3D printing an engine frame?

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Aug 26, 2018
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La Salle, Manitoba
I’ve been toying with the idea of printing an engine frame for the Tiny. In looking at the various filaments available I ran into PAHT CF15, which would seem to have most of the qualities required of that purpose. It can handle 150C continuously, with a peak of 180C and is stiffer than most.
I guess the main variable is the operating temperature of the Tiny and I wonder if the cylinder temps can be held at or below 150C. I suspect they can with enough water cooling.
Any thoughts on this topic?
I think you would be OK with temperature. Consider that the fuel tank on TINY is bolted directly onto the frame with only a gasket insulating them. As the lighter distillates of gasoline starts boiling at about 100 degrees F (38 degrees C) the fuel tank temperature cannot rise too mulchl abouve this before fuel problems start. Probably 150 degrees F.
I would be concerned about the gasoline attacking the frame chemically however as the bottom of the frame is also the top of the fuel tank. Many plastics do not get along well with gasoline. Probably a PTFE gasket covering the entire bottom of the frame would be adequate protection.
Thanks Gail, hadn’t thought about the effect of gas on plastics. And I guess a gasket would require a different venting option. Might be worth a look when my printer arrives and I complete a drawing of the frame.
I have done something not overly different. What I did was not what you have tried, but may be of interest to someone...

A number of years ago, I purchased the casting and plan set from myFordBoy for his steam engine. At the time I didn't have a lathe an so the kit just sat on a shelf. Since then, I took it out and started to look at working on it. I now have one of the cheap Chinese lathes, but do have a good set of tools for 3D printing and a fair amount of experience in using them. So, my thought was to transfer the plans to Fusion 360 (which I am fairly experienced with) and print the parts first in PLA. This has actually worked out fairly well. Once all plans were implemented in Fusion 360, I was able able to print each part and assemble it and verified it did work using air pressure. Obviously this method would never work for use with live stream, but I doubt I will ever use live stream.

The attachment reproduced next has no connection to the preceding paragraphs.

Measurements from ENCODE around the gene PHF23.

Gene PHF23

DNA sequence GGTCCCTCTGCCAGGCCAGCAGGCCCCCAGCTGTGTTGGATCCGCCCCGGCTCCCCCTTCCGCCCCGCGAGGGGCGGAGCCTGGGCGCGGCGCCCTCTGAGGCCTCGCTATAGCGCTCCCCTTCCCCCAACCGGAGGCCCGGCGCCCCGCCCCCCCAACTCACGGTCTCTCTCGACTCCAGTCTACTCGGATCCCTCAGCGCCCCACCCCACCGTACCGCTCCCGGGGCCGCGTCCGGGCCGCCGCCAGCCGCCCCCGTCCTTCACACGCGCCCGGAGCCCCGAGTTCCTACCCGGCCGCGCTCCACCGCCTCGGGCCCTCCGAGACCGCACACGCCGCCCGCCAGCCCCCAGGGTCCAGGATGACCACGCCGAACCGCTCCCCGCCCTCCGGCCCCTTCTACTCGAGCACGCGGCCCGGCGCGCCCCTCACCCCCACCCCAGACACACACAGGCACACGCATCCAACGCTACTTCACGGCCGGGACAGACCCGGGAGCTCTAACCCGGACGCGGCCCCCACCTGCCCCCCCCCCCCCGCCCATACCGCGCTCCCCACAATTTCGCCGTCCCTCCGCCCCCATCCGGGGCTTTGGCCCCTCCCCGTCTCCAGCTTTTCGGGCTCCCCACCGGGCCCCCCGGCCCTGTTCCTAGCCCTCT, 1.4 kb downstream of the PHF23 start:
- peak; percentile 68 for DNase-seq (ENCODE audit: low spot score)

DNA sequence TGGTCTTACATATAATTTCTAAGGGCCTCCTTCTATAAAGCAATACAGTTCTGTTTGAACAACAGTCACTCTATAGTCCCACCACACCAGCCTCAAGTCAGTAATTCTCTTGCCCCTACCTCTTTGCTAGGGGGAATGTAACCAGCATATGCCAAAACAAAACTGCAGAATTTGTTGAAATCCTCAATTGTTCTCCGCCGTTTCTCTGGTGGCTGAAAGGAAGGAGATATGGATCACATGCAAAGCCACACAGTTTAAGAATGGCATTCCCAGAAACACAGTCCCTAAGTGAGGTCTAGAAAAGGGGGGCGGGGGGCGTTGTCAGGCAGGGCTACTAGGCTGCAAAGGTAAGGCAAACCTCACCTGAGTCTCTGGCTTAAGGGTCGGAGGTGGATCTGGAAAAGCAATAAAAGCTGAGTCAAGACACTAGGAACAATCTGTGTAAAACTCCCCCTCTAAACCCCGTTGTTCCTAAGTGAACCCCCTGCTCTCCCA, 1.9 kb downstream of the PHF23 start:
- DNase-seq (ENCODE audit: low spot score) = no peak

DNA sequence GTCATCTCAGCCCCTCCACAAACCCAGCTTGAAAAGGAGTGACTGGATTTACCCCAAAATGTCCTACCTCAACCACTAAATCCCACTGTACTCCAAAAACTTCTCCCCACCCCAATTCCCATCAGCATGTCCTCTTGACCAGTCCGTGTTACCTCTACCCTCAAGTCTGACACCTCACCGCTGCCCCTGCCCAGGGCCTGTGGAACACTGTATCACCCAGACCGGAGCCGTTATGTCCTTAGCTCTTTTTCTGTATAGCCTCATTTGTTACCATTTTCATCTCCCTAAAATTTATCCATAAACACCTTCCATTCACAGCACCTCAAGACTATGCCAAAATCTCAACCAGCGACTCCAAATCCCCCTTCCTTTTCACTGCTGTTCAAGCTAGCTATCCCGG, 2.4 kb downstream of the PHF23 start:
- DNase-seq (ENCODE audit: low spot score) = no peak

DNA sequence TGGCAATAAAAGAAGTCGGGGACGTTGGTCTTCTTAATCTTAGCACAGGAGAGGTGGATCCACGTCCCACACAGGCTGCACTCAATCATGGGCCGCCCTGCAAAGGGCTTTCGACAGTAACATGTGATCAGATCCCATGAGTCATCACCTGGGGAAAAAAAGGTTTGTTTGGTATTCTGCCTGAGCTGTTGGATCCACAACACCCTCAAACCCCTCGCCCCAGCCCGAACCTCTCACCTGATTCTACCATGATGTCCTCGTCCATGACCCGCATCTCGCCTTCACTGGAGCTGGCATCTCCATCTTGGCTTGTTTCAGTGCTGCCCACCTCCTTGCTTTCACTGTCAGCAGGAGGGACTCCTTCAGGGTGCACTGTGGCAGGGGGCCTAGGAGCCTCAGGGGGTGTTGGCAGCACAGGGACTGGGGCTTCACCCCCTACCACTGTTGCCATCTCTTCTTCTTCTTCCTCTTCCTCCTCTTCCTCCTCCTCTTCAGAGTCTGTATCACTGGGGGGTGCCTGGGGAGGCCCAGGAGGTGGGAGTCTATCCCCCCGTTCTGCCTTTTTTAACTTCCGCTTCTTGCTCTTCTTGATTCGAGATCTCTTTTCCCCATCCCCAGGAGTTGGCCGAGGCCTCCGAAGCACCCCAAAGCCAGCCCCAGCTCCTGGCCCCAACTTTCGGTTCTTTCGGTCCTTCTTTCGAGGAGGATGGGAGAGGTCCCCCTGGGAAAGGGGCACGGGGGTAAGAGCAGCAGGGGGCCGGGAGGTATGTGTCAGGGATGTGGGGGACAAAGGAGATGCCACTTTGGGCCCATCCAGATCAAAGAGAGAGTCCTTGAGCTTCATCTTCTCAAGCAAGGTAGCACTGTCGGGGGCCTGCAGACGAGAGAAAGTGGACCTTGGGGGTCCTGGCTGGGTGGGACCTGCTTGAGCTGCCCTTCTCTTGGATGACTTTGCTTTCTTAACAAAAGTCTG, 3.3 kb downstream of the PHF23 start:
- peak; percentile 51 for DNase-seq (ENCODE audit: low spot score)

Since when I implemented the plans in Fusion, I made sure they were at the same scale as the original, I should be able to swap out each part, one by one, as I machine them in Brass. So the end result is a 1-for-1 replica of the original 3D printed plus the a working Steam Engine as designed by David.
I seem to recall that both PLA and PETG are resistant to gasoline, but ABS is not. However, don't take my word / fuzzy memory for it ... please apply a liberal helping of salt!
Hey Craig, love what you’re doing! My journey started almost the same way with my wife giving me a Bob Shores Little Herc casting kit. With little experience on my Sherline equipment I started trying to gain enough experience to handle the Herc. I built several air engines and a stirling and am now trying to build the Tiny. I recently made a fatal error on the frame and am looking at restarting it. That’s where the idea of building up the frame with a heat resistant plastic came from. So I ordered a 3D printer that is supposed to arrive today and started learning FreeCAD. I’ve been eyeing the wobbler air engines on thingiverse so that may also be in my future. I kind of feel like I’m burning the candle at both ends but am enjoying the journey.

Be sure when you print the parts that you allow for shrinkage as the plastic cools. Otherwise your printed parts, and your machined parts will NOT be a 1-for-1 exchange.

Be sure when you print the parts that you allow for shrinkage as the plastic cools. Otherwise your printed parts, and your machined parts will NOT be a 1-for-1 exchange.